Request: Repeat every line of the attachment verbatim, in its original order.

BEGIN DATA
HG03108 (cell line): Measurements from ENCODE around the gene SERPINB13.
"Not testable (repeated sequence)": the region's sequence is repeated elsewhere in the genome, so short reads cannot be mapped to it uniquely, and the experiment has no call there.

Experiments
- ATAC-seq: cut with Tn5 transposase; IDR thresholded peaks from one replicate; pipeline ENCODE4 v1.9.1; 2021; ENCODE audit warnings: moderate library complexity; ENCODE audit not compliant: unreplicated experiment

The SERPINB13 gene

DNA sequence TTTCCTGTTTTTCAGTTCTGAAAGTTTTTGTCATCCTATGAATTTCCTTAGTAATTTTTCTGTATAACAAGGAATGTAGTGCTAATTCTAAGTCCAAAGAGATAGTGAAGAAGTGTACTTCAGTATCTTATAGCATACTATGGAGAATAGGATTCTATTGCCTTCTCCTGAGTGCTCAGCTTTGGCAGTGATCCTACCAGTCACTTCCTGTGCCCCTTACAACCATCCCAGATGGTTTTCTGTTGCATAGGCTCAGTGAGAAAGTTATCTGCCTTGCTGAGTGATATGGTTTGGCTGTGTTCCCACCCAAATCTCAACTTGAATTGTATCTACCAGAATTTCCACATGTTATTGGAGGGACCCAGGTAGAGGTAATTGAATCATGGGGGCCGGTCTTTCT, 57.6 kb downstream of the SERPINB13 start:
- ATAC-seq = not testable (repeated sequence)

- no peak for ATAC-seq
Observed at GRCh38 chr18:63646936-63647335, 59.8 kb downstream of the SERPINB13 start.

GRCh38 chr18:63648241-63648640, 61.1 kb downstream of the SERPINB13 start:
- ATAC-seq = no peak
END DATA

HG03108 (cell line): Measurements from ENCODE around the gene SERPINB13.
"Not testable (repeated sequence)": the region's sequence is repeated elsewhere in the genome, so short reads cannot be mapped to it uniquely, and the experiment has no call there.

Experiments
- ATAC-seq: cut with Tn5 transposase; IDR thresholded peaks from one replicate; pipeline ENCODE4 v1.9.1; 2021; ENCODE audit warnings: moderate library complexity; ENCODE audit not compliant: unreplicated experiment

The SERPINB13 gene

DNA sequence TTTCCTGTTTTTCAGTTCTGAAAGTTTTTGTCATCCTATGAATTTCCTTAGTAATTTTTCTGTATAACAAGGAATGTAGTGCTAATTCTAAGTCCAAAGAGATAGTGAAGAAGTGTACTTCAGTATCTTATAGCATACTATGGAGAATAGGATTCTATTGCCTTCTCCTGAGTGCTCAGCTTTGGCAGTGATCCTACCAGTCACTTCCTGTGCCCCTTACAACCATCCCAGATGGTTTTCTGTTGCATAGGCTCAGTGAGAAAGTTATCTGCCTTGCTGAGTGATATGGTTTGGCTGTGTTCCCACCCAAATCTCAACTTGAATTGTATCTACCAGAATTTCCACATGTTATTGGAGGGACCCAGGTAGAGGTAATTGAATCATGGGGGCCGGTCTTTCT, 57.6 kb downstream of the SERPINB13 start:
- ATAC-seq = not testable (repeated sequence)

- no peak for ATAC-seq
Observed at GRCh38 chr18:63646936-63647335, 59.8 kb downstream of the SERPINB13 start.

GRCh38 chr18:63648241-63648640, 61.1 kb downstream of the SERPINB13 start:
- ATAC-seq = no peak